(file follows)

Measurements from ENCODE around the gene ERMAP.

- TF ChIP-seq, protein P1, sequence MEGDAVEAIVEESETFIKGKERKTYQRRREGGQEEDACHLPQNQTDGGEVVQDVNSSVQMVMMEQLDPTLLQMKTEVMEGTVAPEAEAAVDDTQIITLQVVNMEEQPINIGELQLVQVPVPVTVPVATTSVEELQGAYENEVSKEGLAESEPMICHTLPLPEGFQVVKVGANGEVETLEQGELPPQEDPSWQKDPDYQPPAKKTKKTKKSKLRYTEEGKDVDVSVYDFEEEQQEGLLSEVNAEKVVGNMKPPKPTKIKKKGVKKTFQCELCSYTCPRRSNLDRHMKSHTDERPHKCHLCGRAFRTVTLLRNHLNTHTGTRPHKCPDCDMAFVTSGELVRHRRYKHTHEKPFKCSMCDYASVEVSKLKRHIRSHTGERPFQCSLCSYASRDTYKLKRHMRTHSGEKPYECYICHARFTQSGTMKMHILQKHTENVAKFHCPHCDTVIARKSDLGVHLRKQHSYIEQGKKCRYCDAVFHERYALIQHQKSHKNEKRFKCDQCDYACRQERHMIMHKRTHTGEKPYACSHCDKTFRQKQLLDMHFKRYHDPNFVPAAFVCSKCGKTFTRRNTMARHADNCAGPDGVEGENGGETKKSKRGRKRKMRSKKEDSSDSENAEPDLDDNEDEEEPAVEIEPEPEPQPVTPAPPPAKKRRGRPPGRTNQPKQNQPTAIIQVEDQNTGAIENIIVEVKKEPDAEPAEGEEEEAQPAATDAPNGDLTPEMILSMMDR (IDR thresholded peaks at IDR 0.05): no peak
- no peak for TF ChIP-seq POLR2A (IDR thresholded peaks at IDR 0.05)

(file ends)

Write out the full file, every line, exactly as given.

Measurements from ENCODE around the gene ERMAP.

- TF ChIP-seq, protein P1, sequence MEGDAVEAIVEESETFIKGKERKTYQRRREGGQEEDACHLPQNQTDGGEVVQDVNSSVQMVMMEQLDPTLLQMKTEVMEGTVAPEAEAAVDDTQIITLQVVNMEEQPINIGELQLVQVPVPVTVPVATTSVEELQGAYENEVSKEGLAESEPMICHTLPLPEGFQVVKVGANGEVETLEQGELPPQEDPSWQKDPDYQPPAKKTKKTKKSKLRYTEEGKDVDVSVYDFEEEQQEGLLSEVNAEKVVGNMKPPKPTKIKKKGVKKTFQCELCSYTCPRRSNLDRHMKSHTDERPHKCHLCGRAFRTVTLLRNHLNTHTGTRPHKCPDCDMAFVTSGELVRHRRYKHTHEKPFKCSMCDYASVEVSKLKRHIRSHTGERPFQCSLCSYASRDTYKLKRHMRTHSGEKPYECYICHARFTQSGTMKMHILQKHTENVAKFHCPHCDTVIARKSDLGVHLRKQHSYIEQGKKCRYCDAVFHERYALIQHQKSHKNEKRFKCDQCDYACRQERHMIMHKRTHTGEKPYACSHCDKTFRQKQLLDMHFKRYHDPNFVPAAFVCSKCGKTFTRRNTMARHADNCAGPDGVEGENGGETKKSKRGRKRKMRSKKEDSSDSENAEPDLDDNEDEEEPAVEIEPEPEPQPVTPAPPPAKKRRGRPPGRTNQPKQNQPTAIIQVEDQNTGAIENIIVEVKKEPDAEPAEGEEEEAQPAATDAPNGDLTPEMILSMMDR (IDR thresholded peaks at IDR 0.05): no peak
- no peak for TF ChIP-seq POLR2A (IDR thresholded peaks at IDR 0.05)